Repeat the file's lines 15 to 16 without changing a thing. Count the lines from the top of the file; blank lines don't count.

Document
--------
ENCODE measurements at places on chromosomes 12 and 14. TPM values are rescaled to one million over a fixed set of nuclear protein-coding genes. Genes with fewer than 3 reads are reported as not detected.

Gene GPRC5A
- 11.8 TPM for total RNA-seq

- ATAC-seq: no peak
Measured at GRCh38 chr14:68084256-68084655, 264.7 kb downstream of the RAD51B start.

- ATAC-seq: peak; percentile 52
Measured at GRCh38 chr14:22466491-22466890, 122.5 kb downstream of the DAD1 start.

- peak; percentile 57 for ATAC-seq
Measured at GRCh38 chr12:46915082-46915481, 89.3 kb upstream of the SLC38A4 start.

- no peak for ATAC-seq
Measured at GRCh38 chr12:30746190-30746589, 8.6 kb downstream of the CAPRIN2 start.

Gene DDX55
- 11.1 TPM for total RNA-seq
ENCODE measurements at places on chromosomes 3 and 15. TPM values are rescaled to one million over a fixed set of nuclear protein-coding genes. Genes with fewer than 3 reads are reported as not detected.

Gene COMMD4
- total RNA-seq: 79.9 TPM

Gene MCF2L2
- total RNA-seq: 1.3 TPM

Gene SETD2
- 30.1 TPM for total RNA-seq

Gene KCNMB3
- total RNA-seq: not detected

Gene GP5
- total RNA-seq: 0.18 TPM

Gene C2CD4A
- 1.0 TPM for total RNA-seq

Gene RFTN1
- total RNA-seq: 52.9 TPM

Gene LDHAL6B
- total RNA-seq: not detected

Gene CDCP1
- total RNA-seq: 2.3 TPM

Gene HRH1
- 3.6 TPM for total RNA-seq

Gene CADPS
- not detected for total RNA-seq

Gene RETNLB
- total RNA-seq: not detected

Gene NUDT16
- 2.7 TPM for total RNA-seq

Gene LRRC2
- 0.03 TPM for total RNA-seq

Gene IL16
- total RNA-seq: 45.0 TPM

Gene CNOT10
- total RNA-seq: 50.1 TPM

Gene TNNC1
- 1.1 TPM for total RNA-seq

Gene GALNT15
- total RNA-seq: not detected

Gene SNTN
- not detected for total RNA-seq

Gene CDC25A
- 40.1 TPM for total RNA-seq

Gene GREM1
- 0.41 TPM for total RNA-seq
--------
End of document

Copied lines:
Gene COMMD4
- total RNA-seq: 79.9 TPM